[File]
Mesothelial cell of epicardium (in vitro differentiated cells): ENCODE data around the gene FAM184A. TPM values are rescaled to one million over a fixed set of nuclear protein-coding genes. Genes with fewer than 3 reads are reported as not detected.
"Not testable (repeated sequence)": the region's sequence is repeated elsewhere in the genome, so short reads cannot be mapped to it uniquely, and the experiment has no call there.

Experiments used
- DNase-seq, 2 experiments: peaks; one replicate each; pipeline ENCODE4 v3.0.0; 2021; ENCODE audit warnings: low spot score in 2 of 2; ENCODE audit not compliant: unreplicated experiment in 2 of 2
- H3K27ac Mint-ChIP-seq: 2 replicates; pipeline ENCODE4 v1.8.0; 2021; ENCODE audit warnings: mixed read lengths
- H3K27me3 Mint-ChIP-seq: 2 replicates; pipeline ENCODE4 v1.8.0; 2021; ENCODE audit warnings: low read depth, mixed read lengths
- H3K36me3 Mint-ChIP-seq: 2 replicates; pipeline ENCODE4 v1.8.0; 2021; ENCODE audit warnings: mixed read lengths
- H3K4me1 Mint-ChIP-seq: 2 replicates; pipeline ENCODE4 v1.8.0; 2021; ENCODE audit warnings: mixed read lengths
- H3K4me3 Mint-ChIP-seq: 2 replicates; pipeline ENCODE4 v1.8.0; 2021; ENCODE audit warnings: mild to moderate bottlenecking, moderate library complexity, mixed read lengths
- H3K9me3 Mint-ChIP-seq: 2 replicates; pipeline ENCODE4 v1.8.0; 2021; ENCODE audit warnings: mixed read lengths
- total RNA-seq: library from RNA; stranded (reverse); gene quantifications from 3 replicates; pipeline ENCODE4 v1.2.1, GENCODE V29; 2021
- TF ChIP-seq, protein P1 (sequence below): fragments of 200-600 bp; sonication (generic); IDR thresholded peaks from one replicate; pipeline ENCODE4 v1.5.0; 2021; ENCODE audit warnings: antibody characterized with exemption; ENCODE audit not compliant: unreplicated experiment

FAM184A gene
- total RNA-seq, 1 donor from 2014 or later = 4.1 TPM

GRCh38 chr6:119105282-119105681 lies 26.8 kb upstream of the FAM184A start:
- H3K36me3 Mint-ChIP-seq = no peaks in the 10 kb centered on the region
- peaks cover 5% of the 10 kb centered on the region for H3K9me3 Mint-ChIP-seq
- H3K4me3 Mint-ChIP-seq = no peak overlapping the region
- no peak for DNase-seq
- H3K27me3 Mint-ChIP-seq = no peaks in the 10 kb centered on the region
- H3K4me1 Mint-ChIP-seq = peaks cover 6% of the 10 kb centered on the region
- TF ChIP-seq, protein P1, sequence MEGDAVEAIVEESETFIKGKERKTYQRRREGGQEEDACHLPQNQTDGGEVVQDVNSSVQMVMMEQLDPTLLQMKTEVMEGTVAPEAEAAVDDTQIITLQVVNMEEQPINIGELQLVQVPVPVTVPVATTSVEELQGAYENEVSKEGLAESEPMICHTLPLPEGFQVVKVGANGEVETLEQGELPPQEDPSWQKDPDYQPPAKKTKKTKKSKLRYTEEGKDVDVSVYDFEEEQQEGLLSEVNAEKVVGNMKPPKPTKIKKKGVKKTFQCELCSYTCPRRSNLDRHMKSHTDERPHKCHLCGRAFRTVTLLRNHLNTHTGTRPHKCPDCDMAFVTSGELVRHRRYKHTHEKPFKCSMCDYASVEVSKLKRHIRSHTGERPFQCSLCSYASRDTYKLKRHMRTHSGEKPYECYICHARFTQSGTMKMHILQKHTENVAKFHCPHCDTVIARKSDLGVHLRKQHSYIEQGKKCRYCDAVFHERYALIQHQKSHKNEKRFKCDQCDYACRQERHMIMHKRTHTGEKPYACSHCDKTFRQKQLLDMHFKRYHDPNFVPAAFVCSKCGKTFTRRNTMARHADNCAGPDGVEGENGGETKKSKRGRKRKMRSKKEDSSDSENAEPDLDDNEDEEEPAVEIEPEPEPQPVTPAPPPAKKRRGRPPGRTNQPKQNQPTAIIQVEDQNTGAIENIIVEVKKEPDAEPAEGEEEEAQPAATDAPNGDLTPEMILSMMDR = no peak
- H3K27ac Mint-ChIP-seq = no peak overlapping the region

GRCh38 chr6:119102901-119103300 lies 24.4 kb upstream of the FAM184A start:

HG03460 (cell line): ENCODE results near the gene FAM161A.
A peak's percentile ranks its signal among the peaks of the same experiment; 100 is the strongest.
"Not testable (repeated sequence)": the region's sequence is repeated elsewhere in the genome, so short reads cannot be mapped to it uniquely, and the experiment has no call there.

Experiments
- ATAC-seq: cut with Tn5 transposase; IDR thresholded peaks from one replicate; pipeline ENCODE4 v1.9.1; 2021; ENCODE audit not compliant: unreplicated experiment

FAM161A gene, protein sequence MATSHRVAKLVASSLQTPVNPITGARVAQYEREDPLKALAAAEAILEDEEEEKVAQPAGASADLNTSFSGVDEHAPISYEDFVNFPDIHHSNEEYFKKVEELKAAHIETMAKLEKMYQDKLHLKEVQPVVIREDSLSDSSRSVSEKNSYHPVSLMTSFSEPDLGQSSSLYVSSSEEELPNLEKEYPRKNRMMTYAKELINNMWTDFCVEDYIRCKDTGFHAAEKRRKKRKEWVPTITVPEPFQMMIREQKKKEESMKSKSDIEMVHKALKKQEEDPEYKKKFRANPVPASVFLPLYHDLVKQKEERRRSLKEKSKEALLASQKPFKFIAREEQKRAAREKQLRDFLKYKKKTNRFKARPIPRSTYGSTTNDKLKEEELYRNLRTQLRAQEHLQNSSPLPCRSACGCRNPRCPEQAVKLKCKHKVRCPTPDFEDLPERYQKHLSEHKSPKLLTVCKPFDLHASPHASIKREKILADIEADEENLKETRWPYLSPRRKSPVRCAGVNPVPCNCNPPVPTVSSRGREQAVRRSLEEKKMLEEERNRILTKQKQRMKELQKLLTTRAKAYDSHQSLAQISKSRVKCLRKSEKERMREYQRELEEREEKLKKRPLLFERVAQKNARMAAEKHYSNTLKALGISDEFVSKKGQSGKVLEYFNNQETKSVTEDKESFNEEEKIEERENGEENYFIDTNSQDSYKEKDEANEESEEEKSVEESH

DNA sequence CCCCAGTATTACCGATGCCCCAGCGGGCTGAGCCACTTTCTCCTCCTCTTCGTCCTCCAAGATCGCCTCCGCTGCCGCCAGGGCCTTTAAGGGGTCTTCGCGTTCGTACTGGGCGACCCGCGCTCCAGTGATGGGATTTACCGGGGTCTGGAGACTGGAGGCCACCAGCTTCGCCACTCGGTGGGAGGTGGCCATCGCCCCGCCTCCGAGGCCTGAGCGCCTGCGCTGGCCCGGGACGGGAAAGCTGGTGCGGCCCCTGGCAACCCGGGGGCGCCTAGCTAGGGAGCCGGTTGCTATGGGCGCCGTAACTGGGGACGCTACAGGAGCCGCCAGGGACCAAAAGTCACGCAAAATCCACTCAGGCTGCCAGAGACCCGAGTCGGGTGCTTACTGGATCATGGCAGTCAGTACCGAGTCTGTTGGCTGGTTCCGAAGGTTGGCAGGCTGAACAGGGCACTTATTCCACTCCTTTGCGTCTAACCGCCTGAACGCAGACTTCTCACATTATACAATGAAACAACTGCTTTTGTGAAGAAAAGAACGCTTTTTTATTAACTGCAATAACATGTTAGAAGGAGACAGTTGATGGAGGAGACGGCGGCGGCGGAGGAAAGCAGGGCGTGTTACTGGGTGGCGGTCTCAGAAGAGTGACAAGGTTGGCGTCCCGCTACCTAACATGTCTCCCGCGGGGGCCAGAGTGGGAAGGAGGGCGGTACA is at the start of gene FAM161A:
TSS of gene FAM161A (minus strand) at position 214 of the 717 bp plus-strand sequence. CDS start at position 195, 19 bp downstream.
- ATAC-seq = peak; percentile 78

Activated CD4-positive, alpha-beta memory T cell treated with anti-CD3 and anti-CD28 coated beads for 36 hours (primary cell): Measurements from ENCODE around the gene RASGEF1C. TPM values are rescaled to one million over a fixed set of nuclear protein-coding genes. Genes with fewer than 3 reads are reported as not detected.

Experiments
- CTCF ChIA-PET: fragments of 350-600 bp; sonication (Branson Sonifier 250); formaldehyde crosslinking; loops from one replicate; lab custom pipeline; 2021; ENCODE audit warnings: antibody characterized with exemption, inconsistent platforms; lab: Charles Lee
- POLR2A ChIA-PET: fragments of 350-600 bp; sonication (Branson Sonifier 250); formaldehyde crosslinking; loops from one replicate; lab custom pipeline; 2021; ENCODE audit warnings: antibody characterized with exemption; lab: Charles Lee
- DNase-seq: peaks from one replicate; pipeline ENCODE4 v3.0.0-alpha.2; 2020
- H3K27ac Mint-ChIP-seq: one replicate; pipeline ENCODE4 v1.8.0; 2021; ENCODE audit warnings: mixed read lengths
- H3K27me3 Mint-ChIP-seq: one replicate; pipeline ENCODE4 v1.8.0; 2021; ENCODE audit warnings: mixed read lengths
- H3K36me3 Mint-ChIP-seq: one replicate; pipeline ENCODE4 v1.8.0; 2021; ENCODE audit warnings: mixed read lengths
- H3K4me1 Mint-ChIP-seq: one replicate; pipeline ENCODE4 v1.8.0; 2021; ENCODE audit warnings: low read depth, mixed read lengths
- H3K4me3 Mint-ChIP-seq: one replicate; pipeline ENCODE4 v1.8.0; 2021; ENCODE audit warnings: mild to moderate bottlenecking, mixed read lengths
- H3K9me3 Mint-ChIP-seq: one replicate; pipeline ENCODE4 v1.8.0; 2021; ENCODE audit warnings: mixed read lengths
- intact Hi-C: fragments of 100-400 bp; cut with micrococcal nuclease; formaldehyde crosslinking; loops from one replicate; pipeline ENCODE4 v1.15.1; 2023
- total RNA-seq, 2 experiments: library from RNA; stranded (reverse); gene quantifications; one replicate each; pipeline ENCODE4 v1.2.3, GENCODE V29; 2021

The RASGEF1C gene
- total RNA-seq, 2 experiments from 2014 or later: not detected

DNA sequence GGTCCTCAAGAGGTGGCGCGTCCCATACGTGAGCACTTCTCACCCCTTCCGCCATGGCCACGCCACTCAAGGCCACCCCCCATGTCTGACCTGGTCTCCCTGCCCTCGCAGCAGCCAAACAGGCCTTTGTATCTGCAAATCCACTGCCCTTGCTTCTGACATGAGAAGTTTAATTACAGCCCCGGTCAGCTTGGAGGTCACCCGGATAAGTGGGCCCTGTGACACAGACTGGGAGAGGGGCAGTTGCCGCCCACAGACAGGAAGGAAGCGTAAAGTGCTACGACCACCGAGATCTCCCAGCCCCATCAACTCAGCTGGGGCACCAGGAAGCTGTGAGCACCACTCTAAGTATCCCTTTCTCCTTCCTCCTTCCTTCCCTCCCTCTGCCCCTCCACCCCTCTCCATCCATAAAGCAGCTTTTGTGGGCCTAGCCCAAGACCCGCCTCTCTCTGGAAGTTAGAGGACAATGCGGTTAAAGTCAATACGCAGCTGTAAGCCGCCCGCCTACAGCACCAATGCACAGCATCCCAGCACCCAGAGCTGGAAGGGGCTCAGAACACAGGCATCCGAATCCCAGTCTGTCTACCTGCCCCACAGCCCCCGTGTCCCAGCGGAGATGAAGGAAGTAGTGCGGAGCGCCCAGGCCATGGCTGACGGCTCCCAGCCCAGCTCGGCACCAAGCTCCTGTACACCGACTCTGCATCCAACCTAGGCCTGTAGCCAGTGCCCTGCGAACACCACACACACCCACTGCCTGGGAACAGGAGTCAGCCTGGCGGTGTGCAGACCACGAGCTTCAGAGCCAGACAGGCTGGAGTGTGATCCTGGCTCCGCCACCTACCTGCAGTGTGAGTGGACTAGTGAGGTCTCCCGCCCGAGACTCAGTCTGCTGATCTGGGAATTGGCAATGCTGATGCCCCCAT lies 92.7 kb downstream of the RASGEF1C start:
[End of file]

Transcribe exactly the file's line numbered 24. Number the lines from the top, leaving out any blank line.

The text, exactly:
GRCh38 chr6:119102901-119103300 lies 24.4 kb upstream of the FAM184A start: